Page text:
They said it couldn’t be done. But Elon Musk and designer Franz Von Holzhausen have defied skeptics to create an electric car that goes the distance, and has just scooped up three Car of the Year awards. Musk and designer Von Holzhausen talk about designing the Tesla Model S, and creating a California car company in an age of vast global brands.
If you’ve seen the movie Skyfall, you may have noticed that there’s one staple of James Bond films that’s missing—a sensational new car. The one memorable vehicle is from yesteryear: 007’s old Aston Martin, kept like a relic in a hideaway garage. It’s as if the filmmakers determined there was no contemporary car worth salivating over. In real life however, there is.
It’s Elon Musk’s Tesla Model S, an all-electric car that—as numerous excited car geeks will tell you—has a completely reinvented powertrain and a driving experience like no other. Wall Street Journal auto critic Dan Neil tells us exactly why it’s so revolutionary. Last month the Tesla Model S was anointed Car of the Year by both Automobile Magazine andMotor Trend—sweet success after years of naysaying from industry critics and even badmouthing on the campaign trail by a presidential challenger.
The reason Romney and others poo-poohed Tesla is because it was a clean energy startup utilizing government subsidies that appeared to be unable to deliver its product to the thousands of people who had put down deposits on the car.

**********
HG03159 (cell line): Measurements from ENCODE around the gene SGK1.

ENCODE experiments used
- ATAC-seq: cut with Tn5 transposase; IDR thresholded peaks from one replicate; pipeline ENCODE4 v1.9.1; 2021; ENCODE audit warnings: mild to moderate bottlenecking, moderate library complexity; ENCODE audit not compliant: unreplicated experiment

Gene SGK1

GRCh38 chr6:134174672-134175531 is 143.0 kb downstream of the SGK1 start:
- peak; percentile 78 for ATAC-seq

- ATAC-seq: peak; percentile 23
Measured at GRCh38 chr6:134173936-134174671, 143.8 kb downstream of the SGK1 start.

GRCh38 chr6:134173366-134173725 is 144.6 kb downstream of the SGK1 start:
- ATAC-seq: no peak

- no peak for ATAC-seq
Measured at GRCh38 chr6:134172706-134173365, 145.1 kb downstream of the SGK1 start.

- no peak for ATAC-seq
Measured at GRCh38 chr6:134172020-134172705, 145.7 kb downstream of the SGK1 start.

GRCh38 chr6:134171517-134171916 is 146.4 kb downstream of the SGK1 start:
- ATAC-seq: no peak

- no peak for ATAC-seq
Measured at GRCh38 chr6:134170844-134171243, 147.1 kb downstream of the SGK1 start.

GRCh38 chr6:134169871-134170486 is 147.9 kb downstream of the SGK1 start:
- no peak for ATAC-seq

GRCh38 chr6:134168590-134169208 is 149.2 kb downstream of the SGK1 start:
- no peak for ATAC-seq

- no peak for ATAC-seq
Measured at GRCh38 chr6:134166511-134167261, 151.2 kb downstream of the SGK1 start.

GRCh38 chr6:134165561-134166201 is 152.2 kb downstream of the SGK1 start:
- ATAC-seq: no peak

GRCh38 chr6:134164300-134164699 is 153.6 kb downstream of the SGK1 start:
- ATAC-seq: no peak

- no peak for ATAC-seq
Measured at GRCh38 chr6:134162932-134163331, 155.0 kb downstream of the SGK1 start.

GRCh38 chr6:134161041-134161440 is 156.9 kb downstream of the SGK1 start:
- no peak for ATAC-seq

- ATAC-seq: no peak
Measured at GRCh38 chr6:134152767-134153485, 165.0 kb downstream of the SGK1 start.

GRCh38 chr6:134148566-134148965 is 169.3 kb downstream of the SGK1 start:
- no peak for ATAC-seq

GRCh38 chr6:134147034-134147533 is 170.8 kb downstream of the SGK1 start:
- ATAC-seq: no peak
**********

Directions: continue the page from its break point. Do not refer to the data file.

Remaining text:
But it’s now clear that Tesla has delivered—and then some. At the Tesla design studio in Hawthorne, Frances meets up with Tesla CEO Elon Musk and Tesla’s chief designer Franz Von Holzhausen to find out how they went about creating both a game-changing car, and a new car company in an age of massive corporations. In an industry dominated by long-established, global behemoths, just how did Tesla get off the ground?
And what’s it like to drive a Tesla Model S? Tesla’s chief designer Franz Von Holzhausen gave his car to his father, Frank Von Holzhausen, who is also a designer, of products. He’s driven every car that his son has designed. Frances called him at his office in Connecticut and asked him first how the car compared to previous ones designed by his son, who has worked for Audi, General Motors and Mazda.